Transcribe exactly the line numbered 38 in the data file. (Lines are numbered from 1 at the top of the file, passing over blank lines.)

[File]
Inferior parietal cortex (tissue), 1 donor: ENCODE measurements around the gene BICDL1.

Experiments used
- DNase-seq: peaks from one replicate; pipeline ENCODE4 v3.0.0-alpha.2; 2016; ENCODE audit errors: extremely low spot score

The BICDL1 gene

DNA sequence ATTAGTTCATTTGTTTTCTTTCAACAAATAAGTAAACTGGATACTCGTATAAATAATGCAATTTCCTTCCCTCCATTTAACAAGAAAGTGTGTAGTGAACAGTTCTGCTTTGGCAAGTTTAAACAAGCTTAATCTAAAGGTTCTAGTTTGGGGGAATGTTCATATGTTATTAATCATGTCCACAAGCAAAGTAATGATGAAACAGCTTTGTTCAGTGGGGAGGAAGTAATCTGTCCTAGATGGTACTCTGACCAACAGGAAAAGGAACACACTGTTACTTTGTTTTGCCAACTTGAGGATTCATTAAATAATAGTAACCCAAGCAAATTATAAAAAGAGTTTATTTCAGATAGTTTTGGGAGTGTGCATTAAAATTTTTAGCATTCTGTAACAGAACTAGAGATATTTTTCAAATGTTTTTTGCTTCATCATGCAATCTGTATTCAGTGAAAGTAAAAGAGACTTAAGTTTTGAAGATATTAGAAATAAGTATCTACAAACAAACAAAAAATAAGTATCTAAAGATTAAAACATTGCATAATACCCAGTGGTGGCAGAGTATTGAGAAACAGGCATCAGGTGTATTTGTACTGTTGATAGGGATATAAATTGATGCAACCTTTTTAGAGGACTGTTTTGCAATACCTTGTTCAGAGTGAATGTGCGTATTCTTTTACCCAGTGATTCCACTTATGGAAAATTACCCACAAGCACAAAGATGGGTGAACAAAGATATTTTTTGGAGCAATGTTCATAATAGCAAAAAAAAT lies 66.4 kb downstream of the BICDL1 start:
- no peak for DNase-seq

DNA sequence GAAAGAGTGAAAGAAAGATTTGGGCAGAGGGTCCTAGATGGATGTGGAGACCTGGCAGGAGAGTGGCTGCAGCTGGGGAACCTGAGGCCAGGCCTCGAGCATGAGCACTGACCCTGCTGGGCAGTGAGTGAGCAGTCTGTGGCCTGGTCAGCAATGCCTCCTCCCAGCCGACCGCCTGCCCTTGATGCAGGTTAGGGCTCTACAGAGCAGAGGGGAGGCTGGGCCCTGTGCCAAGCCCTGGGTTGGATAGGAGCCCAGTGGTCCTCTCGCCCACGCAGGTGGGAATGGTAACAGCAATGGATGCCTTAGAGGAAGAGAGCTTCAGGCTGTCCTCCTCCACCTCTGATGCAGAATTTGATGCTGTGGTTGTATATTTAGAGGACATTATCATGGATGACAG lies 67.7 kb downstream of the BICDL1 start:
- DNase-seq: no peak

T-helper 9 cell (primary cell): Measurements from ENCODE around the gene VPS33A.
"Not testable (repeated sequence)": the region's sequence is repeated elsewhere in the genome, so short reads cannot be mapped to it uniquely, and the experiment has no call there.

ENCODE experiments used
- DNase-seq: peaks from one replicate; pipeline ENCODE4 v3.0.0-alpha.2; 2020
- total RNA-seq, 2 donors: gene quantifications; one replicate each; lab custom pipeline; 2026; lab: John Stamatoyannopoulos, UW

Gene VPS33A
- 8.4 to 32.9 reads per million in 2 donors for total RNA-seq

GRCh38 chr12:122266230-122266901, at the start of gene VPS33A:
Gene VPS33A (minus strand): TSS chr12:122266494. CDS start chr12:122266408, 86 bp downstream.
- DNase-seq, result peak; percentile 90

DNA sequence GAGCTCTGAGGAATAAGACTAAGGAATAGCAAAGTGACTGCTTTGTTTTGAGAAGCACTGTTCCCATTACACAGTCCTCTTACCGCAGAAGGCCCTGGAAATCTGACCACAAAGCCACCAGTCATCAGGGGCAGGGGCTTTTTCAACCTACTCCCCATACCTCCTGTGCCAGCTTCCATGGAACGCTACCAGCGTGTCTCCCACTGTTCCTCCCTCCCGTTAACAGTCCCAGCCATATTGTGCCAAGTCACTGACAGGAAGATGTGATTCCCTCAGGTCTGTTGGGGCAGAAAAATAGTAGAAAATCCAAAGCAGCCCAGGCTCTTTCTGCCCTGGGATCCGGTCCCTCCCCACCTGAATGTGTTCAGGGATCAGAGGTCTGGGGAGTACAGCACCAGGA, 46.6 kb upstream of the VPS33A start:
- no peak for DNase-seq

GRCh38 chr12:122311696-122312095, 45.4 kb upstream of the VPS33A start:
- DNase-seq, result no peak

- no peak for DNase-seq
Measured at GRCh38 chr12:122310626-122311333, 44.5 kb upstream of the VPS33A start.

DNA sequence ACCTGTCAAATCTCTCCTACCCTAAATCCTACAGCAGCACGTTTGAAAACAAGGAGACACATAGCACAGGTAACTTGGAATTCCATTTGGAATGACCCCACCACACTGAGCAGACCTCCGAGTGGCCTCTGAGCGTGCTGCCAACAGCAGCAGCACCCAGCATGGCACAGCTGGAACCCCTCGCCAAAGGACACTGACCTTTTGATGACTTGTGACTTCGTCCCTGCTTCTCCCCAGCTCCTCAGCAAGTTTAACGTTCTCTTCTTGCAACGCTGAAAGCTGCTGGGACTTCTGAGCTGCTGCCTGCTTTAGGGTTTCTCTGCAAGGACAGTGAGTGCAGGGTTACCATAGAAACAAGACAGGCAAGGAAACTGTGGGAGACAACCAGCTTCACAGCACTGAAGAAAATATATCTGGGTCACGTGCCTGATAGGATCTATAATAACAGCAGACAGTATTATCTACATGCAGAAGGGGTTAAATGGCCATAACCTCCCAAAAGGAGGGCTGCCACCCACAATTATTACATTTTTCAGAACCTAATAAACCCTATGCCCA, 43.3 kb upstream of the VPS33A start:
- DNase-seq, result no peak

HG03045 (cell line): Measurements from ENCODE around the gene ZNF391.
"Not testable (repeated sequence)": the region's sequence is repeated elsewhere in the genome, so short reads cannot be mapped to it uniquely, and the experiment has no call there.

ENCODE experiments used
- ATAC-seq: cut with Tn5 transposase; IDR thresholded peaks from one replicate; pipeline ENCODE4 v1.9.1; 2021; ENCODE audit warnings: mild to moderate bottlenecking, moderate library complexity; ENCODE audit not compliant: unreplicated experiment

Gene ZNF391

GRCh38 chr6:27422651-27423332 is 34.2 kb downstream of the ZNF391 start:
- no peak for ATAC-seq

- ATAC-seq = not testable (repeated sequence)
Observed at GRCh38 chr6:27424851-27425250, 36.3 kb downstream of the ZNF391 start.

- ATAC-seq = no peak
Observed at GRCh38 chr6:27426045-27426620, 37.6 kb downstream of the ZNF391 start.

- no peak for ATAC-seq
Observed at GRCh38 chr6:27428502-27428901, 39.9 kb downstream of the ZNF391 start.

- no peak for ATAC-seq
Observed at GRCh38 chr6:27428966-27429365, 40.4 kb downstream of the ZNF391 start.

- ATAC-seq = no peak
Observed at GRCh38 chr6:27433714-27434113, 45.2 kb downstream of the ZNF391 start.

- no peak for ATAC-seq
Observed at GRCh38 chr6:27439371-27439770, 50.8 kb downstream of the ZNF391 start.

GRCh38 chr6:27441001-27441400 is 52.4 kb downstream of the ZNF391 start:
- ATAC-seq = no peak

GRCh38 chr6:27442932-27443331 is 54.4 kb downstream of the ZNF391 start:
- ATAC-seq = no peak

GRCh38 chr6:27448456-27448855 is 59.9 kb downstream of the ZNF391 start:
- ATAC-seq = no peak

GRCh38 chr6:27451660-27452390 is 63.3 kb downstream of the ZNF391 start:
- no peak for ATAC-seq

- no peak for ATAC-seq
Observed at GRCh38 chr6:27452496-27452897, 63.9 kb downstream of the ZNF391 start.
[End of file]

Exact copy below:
- no peak for ATAC-seq